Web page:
Actually, you're not just consumers and participants, you are the producers of the site. Think about it-- my role here is basically chief cheerleader, and technical manager. Occasionally I write stuff, but that's on the same terms as anyone else. I comment, but again, my comments have no special status, I'm just another contributor.

This is the biggest reason I don't want to just go start running ads, without giving everyone lots of time to hash out their reactions and suggestions. If you all responded to the ad proposal with lots of "don't do it!" I wouldn't. Simple as that. I would have to do a lot more thinking about the whole thing, until I could justify it to the real owners of the site.

You generally didn't say that, so ok. I also proposed advertising publically, because an awful lot of you are smarter than me, and have proven over and over that you collectively have way better ideas than I do. This place wouldn't exist without the smart ideas of a lot of interested readers.

Anyway, I just have to basically echo everything Driph said, and double it. You all rock like a three legged bull.

And the convention will be pretty soon. Possibly 2001. :-)

____
Not the real rusty
[ Parent ]

This is a good article to bring abo... (3.00 / 1) (#11)
by semis on Sat Jun 10, 2000 at 08:03:01 AM EST

semis voted 1 on this story.

This is a good article to bring about discussion. Net communities have been doing this for a while, to different scales: - warez. (Yes, warez is a Bad Thing(tm)) You don't get much in the warez community unless you can offer a site of software to swap. In this case, the currency is the software, or the knowledge of where to get it. - link sites/rings. People know that they won't get hit if people don't link to them. How many times have you seen "we'll link to you if you link to us" ? This is a form of exchange between web sites. It's not really a true currency, but it demonstrates a transaction. thats just a few i can think of from the top of my head. My point? not really a point, rather an observation. Ian.

Use egold. Account free, 100% backe... (1.67 / 3) (#10)
by cfe on Sat Jun 10, 2000 at 08:15:54 AM EST

cfe voted 1 on this story.

Use egold. Account free, 100% backed by gold. http://www.e-gold.com/e-gold.asp?cid=138839

Interesting thought. How would you ... (2.00 / 1) (#14)
by Rich on Sat Jun 10, 2000 at 09:05:33 AM EST

Rich voted 1 on this story.

Interesting thought. How would you rate this "information currency" I mean someone could put up a whole lot of crap and get a lot of "currency" and someone else would work really hard on one piece of information and wouldn't earn quite so much.
I Expect history will be kind to me as i intend to write is. Winston Churchill

Re: Interesting thought. How would you ... (3.50 / 2) (#15)
by inspire on Sat Jun 10, 2000 at 02:24:36 PM EST

As currency, there'd be nothing to stop people from getting ripped off. Just like the real world, people sometimes sell things of great worth cheaply, and sometimes people sell things worth absolutely nothing for large amounts of money. It's up to the consumer to decide whether to buy the goods on offer or not, and whether they trust the vendor to produce the goods as specified.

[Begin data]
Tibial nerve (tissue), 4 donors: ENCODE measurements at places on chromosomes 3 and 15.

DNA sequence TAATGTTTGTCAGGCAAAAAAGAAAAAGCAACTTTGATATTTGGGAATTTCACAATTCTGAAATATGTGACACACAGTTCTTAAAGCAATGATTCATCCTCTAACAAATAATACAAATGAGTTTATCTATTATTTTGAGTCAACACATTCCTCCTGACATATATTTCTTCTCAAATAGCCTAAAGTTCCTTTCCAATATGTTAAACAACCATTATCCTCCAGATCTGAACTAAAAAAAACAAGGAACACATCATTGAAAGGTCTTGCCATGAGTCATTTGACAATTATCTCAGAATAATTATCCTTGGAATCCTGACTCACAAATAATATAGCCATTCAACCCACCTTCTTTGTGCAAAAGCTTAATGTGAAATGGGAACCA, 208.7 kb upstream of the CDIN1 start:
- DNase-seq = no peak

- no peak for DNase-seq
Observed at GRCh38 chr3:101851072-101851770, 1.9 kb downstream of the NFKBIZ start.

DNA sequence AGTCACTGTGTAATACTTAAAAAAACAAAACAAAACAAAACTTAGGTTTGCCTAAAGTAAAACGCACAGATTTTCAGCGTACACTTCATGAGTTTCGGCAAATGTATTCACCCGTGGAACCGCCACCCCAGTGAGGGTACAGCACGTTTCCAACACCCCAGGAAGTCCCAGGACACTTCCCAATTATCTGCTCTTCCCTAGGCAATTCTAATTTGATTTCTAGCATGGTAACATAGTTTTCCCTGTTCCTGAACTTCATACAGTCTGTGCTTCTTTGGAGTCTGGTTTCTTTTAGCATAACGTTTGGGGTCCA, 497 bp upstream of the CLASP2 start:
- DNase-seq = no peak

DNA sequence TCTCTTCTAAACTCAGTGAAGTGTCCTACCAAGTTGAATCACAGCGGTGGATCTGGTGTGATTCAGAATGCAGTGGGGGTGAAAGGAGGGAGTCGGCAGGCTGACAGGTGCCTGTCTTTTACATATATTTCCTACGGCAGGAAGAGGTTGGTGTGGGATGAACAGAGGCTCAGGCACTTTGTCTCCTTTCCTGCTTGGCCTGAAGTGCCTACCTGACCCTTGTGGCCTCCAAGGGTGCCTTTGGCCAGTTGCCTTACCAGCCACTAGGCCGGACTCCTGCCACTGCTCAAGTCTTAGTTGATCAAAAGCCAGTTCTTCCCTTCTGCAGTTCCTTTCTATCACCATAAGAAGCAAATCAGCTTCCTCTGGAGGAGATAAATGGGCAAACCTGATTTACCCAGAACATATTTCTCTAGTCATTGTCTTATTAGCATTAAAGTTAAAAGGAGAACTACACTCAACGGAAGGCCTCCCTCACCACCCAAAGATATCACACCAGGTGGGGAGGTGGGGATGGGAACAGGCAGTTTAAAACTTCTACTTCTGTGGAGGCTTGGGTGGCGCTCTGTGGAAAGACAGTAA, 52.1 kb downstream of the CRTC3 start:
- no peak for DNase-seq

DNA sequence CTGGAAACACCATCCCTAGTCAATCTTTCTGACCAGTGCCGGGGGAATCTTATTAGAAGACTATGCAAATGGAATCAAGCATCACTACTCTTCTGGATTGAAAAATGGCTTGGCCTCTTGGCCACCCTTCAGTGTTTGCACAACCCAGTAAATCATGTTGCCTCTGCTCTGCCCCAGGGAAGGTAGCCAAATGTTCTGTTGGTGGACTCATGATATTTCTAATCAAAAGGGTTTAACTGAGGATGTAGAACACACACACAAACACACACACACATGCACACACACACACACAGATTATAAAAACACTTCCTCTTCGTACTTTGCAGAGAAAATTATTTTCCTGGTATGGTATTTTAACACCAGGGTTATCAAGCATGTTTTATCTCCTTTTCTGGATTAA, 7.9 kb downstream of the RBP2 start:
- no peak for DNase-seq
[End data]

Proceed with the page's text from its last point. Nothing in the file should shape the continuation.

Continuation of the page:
For an example of people getting ripped off daily, you need look no further than eBay :)
--
What is the helix?
[ Parent ]

Re: Interesting thought. How would you ... (none / 0) (#40)
by Alhazred on Mon Jun 12, 2000 at 12:20:32 PM EST

There ARE rating systems out there.

I have a friend who's done a LOT of thinking on this subject. He even posts here once in a while! :o)
That is not dead which may eternal lie And with strange aeons death itself may die.
[ Parent ]
I too have thought about similar th... (2.00 / 1) (#6)
by SgtPepper on Sat Jun 10, 2000 at 09:41:29 AM EST

SgtPepper voted 1 on this story.

I too have thought about similar things, but you are correct. Most users, including myself, are spoiled, it's free, it's always been free, it always will be free.

This story needs references... it's... (2.00 / 1) (#9)
by maynard on Sat Jun 10, 2000 at 09:55:15 AM EST

maynard voted -1 on this story.

This story needs references... it's a good topic for discussion but it's too small to stand up on it's own and needs the backing of references from one or more credible economists. But, good topic! Please conduct research and resubmit!

Read The Proxies, a short crime thriller.

Information I put up on my site mix... (3.00 / 1) (#8)
by tzanger on Sat Jun 10, 2000 at 10:00:35 AM EST

tzanger voted 1 on this story.

Information I put up on my site mixdown.org Will always be free. Whether it by my electronics information, my ideas, my journal or my knowledgebase (by far the most popular of all of them right now). Information is NOT supposed to be paid for, at least not most information.

I see information transfer as a sacred thing. Slapping money down to get it has got to be the easiest, but also the cheesiest way to get it.



Re: Information I put up on my site mix... (4.00 / 1) (#16)
by inspire on Sat Jun 10, 2000 at 02:28:42 PM EST

That, of course is a matter of opinion. However people are willing to pay for information, as evidenced by increasing sales of books, magazines and other information-holding media.

Offering information free is a noble goal, and I try to do the same with my TCP/IP metric statistical data (here) but the fact is that people are willing to pay for information (well, maybe not a bunch of ping results) and pay they will.
--
What is the helix?
[ Parent ]

Re: Information I put up on my site mix... (3.00 / 1) (#32)
by tzanger on Sat Jun 10, 2000 at 09:47:22 PM EST

That, of course is a matter of opinion. However people are willing to pay for information, as evidenced by increasing sales of books, magazines and other information-holding media.